How To Make A Rolling Island From A Dining Table!
DIY For A Kitchen Island
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Hello there friends! I don’t have a ton planned to share here on the blog throughout the summer as I really am enjoying slowing down with my family. But I will be stopping in here and there with a few ongoing projects that I want to or have been meaning to share! One of those has been this little island of our and and how it was actually a DIY piece in our kitchen!
It all started as a dining table that I really liked and wanted to convert into one of those cool rolling cart islands I have seen around. There are a couple ways this project can go. As a rolling island with or without a shelf. Here below you can see both options.
Please excuse the quality of the DIY photos below. Funny as it may seem, I didn’t think to grab photos of the process to share (as a blogger, what was I thinking… lol). But I did video the process on Instagram. So I snap shot those videos to share the process here. My husband was the master of tools and craftsmanship for this project, so I won’t be going into those specifics, but rather the process of how it all came together.
I made sure to pick out a table that had simple lines and most importantly a table top that could be removed. I couldn’t find the exact table but shared some similar options below. In order to make the table the height we needed, we added these castors (shown below as well) to each leg. The island could be done just like this and simply have countertop stone or material on top of the table top itself. Or the tabletop surface would be pretty on its own. But we wanted it to have a shelf, so we then removed the table top. This would make the matching shelf we would install in the next couple steps. We made sure to measure out enough for the shelf itself and the left overs became the side railing I will talk about below.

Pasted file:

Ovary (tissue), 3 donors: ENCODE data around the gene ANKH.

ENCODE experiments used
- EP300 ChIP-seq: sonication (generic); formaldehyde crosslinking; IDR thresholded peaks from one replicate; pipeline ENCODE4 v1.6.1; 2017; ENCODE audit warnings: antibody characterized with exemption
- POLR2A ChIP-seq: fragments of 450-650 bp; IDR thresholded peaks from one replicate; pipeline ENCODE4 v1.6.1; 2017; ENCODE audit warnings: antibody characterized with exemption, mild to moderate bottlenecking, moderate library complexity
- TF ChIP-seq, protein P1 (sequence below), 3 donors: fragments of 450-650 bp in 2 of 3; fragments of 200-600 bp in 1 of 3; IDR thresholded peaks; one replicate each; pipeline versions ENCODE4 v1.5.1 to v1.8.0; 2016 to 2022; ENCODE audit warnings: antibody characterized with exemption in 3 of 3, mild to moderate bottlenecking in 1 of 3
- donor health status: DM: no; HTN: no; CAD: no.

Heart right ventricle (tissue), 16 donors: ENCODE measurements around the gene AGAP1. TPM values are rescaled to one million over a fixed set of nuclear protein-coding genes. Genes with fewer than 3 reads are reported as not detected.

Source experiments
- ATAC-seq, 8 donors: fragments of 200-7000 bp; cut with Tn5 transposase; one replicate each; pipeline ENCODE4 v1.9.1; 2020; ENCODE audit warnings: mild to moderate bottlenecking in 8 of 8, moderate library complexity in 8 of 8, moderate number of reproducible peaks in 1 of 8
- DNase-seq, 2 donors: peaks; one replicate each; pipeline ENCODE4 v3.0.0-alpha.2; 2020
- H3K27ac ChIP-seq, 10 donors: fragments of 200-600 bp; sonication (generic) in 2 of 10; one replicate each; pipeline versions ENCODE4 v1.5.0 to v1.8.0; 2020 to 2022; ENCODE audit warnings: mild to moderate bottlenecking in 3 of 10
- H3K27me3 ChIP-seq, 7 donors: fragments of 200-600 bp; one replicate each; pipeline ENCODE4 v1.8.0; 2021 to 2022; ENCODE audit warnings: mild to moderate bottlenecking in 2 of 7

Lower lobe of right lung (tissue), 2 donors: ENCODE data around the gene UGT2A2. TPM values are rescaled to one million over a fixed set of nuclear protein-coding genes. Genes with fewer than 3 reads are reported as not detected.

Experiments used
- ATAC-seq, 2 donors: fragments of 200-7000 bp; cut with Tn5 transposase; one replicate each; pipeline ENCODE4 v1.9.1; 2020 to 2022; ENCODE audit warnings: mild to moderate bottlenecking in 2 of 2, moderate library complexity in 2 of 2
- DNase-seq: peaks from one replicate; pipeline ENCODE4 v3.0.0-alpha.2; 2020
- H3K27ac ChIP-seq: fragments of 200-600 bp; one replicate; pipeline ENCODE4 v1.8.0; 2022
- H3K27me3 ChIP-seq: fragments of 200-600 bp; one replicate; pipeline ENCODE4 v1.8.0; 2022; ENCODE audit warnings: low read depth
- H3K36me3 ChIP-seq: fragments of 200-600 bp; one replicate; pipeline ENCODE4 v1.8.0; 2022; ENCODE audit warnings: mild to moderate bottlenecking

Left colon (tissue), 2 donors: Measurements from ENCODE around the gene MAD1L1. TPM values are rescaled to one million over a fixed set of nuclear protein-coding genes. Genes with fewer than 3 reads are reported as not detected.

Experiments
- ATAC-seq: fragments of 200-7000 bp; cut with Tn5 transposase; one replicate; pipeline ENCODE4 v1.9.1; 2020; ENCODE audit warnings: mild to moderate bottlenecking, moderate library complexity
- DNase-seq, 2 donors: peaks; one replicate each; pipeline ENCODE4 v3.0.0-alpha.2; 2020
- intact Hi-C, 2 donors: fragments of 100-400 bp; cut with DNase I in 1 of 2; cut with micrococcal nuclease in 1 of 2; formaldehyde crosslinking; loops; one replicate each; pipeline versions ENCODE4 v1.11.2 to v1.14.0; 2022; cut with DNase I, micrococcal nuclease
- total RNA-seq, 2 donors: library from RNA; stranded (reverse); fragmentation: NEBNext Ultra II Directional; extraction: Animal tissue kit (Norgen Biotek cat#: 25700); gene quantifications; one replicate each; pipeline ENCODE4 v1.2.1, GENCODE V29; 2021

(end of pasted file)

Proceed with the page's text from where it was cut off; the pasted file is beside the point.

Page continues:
We needed something that would hold the shelving up so my husband cut wood (from the top) to size and attached it to the sides as railing.
Lastly, we cut the shelf to size. I actually wanted the look of planks so we had a local hardware company help us cut them longwise. This is tricky without the proper tools and was not a necessary step. Then my hubby made sure they were fixed to the railing so they would not slide around. Again, we topped it all of with our custom quartz countertops, but there are a lot of fun ways to finish this piece off. The base could be a white table with butcher top counters, or wood base with concrete top etc… We did want to make sure the table could hold the weight and all that stuff needed to be factored in when making this plan as well.
And there you have it! This was a budget friendly way to make an island that feels custom made! We have truly enjoyed its versatility and how it fits in with our home now.